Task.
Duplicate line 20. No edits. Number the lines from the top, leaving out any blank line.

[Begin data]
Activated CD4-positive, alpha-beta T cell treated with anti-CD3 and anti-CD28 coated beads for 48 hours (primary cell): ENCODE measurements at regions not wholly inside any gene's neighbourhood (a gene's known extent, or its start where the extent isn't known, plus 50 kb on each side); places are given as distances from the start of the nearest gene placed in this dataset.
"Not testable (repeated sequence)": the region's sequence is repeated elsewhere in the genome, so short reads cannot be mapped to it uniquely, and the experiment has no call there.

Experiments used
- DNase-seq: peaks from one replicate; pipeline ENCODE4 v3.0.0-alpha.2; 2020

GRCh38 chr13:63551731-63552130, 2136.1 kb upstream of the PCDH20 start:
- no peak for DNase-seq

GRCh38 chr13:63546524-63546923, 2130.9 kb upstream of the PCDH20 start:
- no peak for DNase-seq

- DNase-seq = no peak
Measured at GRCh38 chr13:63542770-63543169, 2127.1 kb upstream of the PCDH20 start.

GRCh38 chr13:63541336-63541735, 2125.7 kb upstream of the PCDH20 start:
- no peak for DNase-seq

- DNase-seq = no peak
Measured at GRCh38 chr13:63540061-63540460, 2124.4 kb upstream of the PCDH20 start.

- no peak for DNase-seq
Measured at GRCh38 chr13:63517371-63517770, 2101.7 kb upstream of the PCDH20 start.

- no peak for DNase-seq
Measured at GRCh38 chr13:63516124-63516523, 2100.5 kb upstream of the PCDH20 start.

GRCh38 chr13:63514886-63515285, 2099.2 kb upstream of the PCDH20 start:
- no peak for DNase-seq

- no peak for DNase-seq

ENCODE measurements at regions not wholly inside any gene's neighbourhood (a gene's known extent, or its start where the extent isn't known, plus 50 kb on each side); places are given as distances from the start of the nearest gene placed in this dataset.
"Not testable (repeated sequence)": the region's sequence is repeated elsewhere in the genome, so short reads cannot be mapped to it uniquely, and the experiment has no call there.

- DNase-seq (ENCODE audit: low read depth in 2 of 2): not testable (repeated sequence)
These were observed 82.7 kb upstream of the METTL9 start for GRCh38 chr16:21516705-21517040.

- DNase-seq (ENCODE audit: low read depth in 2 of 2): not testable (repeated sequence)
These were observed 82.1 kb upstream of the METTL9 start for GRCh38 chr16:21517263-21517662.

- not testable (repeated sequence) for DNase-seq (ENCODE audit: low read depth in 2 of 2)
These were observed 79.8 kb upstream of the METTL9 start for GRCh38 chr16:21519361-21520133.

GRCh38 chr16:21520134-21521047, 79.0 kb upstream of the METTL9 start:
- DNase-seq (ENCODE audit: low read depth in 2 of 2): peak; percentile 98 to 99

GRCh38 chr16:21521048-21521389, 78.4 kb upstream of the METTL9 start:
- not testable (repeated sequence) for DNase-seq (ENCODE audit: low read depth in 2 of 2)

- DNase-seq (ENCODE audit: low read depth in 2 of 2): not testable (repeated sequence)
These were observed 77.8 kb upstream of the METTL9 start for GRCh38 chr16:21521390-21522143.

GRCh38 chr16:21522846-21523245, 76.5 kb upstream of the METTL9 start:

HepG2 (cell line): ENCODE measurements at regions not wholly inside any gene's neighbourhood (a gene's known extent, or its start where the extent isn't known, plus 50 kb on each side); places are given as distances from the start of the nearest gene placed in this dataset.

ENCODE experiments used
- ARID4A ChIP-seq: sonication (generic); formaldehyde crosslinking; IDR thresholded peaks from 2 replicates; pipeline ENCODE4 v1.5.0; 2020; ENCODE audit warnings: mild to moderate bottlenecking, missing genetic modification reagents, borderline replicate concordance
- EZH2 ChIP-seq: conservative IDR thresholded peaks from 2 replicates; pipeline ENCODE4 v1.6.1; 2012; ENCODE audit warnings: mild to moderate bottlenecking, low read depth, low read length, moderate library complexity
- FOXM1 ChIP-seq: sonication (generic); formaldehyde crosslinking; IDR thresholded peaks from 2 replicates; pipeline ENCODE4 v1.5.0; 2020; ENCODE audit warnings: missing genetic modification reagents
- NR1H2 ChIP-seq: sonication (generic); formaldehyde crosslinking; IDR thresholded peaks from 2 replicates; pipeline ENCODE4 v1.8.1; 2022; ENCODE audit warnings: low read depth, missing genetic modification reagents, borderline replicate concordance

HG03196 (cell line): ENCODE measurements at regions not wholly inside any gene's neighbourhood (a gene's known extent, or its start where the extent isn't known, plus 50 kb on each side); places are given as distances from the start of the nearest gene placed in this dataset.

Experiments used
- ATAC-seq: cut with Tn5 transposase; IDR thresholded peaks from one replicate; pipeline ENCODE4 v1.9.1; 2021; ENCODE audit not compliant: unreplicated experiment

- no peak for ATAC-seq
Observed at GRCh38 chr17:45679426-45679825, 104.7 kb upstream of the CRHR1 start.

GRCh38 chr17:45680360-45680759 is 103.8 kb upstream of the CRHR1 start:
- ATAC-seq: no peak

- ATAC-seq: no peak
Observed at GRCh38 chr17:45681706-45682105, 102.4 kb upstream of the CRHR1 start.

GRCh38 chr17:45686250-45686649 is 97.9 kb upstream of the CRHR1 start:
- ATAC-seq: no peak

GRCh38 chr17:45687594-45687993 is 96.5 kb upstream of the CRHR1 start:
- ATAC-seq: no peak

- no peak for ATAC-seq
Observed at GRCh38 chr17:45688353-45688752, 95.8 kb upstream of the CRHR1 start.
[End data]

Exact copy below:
- no peak for DNase-seq